As for multiples, I'm not good enough at fighting one person yet to waste any time trying to fight 3. And I would say that also applies to most hobbyists.
  5. Shinkengata is offline

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    Posted On:
    6/07/2007 5:38pm


     Style: BJJ,MT,Wrestling,Boxing

    --
    Hell yeah! Hell no!
    Quote Originally Posted by Matt W.
    Here's my personal belief, FWIW.

    There's two main types of self defense situations. Criminal assaults and brawls. Each has a different focus and requires different things. IMO, when most people walk into an MA school and say "I want to be able to defend myself" they mean in a brawl. They mean when a bully at the bar or carnival or in school or wherever gets in their face and shoves them they want to be able to kick that guys ass.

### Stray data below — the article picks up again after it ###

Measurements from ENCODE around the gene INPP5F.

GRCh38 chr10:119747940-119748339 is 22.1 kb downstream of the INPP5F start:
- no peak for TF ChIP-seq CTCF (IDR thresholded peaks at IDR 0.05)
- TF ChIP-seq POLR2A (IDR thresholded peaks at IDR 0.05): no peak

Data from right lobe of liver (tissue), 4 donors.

That's simple. You learn to fight. Best place to learn to fight? Sport combat schools. MMA or a solid grappling or striking art. You learn how to take getting pounded, fighting fundementals like movement, timing, distance, how to hit hard, takedown and avoid takedowns, clinch, etc. Everything you need to kick that bully's butt.

    Criminal assaults are another matter, however. They are more serious, and surviving one actually has very little to do with individual fighting prowess. For this kind of self defense the first and most important thing needed is knowledge. How do criminal assaults happen? What do attackers look for? Where and when do assaults most often take place? You find the answers to those questions (most local LE offer free classes on that stuff) and then YOU DO THE OPPOSITE. You don't act like a likely victim. You avoid putting yourself in situations where assaults are likely to happen. Next you follow some simple steps at trying to become more aware of your surroundings. Don't insulate yourself from the world by jamming your ipod and shoving your nose in a newspaper.